Up till now we have refrained from giving a detailed programme, leaving it largely to the tourist’s individual taste what he decides to see and providing only a general outline of the things worth seeing. Rome, however, is so big, and there is such a multitude of things to be seen, that the foreigner if left to his own devices would be completely lost and would not know where to begin the process of getting acquainted with the Eternal City. We have therefore compiled an exact programme spread over a number of days. However, before dealing with the programme we must give the tourist a few hints concerning accommodation.
The hotel industry in Rome is in a high state of development. The luxury and first-class hotels are all good. The catalogue issued by the E.N.I.T., the official organisation we have already mentioned, contains precise details of their prices and the tourist may make a choice according to his means. With regard to the luxury hotels—the Grand Hotel, Ambasciatore, Excelsior, etc.—we can say nothing further than that they are excellent. A very good first-class hotel is the Russia, on the Via del Babuin, with a beautiful garden on the Pincio side. A good medium hotel is the Imperial on the Via Veneta, while the Quirinale, the Plaza (where the world-famous Italian composer Pietro Mascagni lives), the Royal, and the Flora are also excellent. Whether you go to an hotel or a boarding-house, choose, if possible, an establishment situated between the Via Nazionale, the Corso Umberto I, the Villa Borghese, Via Veneto and Piazza Esedra. The hotels in the Pantheon district are mainly interesting ancient monuments, while the more distant hotels are not convenient, as they necessitate a great deal of tramway travel. Those desiring to stay for several weeks or months may rent a furnished room or even a furnished flat.
The “sights” can be enjoyed according to the tourist’s point of view. If you are not afraid of fatigue and are determined to see everything, you are advised to take part in the conducted tours organised by the C.I.T. This travel agency takes tourists round all the sights in four days in its large charabancs. The detailed programme mentioned above is for those who have more time to spare and, in addition to Rome’s art treasures, desire to become acquainted with the people of Rome. We assume that the reader will arrive in Rome in the evening, say by the 8 p.m. rapido, intending to spend five days in Rome. (If you have even less time, you can, of course, cut the programme to suit your requirements.)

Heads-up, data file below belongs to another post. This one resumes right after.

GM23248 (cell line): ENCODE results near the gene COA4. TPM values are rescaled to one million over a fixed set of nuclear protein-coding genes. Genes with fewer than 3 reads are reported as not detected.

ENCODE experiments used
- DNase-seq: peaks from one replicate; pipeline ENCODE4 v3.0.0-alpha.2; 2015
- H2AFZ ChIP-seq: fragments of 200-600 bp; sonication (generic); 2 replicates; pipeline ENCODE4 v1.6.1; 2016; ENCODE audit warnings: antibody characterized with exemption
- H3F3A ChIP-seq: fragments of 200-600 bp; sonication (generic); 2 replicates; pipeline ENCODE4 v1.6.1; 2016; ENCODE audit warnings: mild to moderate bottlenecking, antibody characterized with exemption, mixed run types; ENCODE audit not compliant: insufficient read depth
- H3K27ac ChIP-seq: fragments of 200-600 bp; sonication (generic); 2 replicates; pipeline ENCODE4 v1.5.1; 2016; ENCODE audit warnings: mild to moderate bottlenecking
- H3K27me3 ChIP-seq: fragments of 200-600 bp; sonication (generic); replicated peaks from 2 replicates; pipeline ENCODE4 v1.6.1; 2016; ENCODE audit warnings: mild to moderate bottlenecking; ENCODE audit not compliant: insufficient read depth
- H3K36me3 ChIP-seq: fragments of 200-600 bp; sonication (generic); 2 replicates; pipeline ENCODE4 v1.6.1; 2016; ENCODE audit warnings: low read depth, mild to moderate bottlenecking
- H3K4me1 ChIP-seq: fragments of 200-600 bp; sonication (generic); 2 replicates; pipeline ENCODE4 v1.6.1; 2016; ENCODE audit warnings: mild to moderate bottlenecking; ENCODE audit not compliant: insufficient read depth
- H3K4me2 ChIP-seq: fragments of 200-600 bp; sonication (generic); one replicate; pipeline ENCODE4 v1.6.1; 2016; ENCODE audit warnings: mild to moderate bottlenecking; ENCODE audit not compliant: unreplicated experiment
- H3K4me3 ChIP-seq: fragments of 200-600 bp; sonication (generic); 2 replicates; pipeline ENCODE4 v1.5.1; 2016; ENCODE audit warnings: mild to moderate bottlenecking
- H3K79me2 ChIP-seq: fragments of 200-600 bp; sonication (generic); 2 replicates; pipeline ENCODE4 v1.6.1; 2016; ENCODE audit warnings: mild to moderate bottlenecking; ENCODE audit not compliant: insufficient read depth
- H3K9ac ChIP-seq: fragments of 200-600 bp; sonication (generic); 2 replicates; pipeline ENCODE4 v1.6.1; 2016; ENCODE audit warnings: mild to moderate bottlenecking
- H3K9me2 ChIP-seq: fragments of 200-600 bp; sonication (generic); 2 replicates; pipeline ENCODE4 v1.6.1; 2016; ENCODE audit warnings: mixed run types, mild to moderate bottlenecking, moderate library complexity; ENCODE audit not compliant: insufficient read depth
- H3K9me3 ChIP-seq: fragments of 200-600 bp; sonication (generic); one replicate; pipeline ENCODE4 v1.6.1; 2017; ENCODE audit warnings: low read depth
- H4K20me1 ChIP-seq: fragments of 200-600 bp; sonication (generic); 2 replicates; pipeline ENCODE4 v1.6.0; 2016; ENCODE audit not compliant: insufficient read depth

Upon your arrival at the station you drive to your hotel by the hotel bus or by taxi. If you can afford to rent a room without board, so that you can get acquainted with the little trattorias as well as with the big restaurants of the Italian capital, you will have a quick “wash and brush up” at your hotel and go out for your dinner to the Papagaletto, a charming, inexpensive and most excellent little restaurant on the Via Frattina. You may finish dinner towards ten o’clock. It is too early to go to bed, so you pay your bill, and upon leaving the restaurant you turn to the right and walk as far as the Corso Umberto I, where you turn to the left. In a few seconds you will find yourself in the Piazza Colonna, and stop in front of the Galleria, opposite the 130 foot high Marcus Aurelius memorial commemorating on twenty spiral strips the Emperor’s victories over the Germans and other foes (between 176 and 193). In the right-hand corner of the square is the Palazzo Chigi, the famous building of the Italian Foreign Office. Now you may either sit down on the terrace of some café or go on. In the latter case you walk along the Corso and reach one of the finest squares in the world, the Piazza Venezia. To the right of the colossal white marble memorial to Victor Emanuel is the magnificent Palazzo Venezia. The balconied room above the entrance is the Sala del Mappamondo, Mussolini’s study. It is from this balcony that the Duce delivers his great speeches at public meetings. For the present—unless it is a fine moonlight night—we shall ignore art treasures and monuments and turn the corner in the left-hand part of the square, where you will see two similar churches. A few paces from here you will find the Basilica Ulpia, a basement locale where you can listen to the singing of Del Pelo, a noted folk-singer. This interesting, artistic establishment is visited by the cream of Italian and foreign society. If it happens to be a moonlight night you will walk, or ride in a horse cab, along the Via del Impero and between the ruins of the Roman Forums to the Colosseum. The court of the ancient circus in moonlight is a strange, unforgettable sight.
First Day. Start early in the morning and visit the Pantheon district, the Santa Maria sopra Minerva, the Piazza Navona, the Campo de Fiori. If your stay in Rome happens to include a Wednesday, leave the first day’s programme until then, for Wednesday is market day on the Campo de Fiori, when all sorts of second-hand goods are offered for sale by colourful crowds of vendors. Sometimes you may pick up a valuable bargain which may even pay the cost of your holiday. After the Campo de Fiori you can visit the Piazza Farnese, the interesting Via Giulia, the former Ghetto in the vicinity of the Ponte Garibaldi, and if this tour has tired you out you may sit down at the Café Faraglia in the Piazza Venezia, opposite the Palace, for an apéritif. If you have sufficient energy left, you may visit the Campidoglia (the Capitol) with all its museums.